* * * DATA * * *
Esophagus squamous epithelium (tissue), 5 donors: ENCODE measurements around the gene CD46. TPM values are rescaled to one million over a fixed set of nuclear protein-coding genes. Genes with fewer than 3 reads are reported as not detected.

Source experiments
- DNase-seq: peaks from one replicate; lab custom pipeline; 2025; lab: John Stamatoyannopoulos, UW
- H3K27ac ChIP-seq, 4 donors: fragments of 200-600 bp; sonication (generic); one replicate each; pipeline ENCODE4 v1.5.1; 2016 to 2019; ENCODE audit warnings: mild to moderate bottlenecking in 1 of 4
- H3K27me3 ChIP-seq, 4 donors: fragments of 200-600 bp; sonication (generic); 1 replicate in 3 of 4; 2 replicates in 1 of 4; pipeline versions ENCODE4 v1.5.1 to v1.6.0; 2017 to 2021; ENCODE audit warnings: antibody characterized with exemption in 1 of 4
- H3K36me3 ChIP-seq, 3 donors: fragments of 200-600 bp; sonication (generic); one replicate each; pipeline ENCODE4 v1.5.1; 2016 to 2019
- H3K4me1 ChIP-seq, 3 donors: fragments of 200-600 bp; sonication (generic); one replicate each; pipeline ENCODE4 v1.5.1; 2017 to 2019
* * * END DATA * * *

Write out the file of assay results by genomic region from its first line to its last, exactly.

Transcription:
Esophagus squamous epithelium (tissue), 5 donors: ENCODE measurements around the gene CD46. TPM values are rescaled to one million over a fixed set of nuclear protein-coding genes. Genes with fewer than 3 reads are reported as not detected.

Source experiments
- DNase-seq: peaks from one replicate; lab custom pipeline; 2025; lab: John Stamatoyannopoulos, UW
- H3K27ac ChIP-seq, 4 donors: fragments of 200-600 bp; sonication (generic); one replicate each; pipeline ENCODE4 v1.5.1; 2016 to 2019; ENCODE audit warnings: mild to moderate bottlenecking in 1 of 4
- H3K27me3 ChIP-seq, 4 donors: fragments of 200-600 bp; sonication (generic); 1 replicate in 3 of 4; 2 replicates in 1 of 4; pipeline versions ENCODE4 v1.5.1 to v1.6.0; 2017 to 2021; ENCODE audit warnings: antibody characterized with exemption in 1 of 4
- H3K36me3 ChIP-seq, 3 donors: fragments of 200-600 bp; sonication (generic); one replicate each; pipeline ENCODE4 v1.5.1; 2016 to 2019
- H3K4me1 ChIP-seq, 3 donors: fragments of 200-600 bp; sonication (generic); one replicate each; pipeline ENCODE4 v1.5.1; 2017 to 2019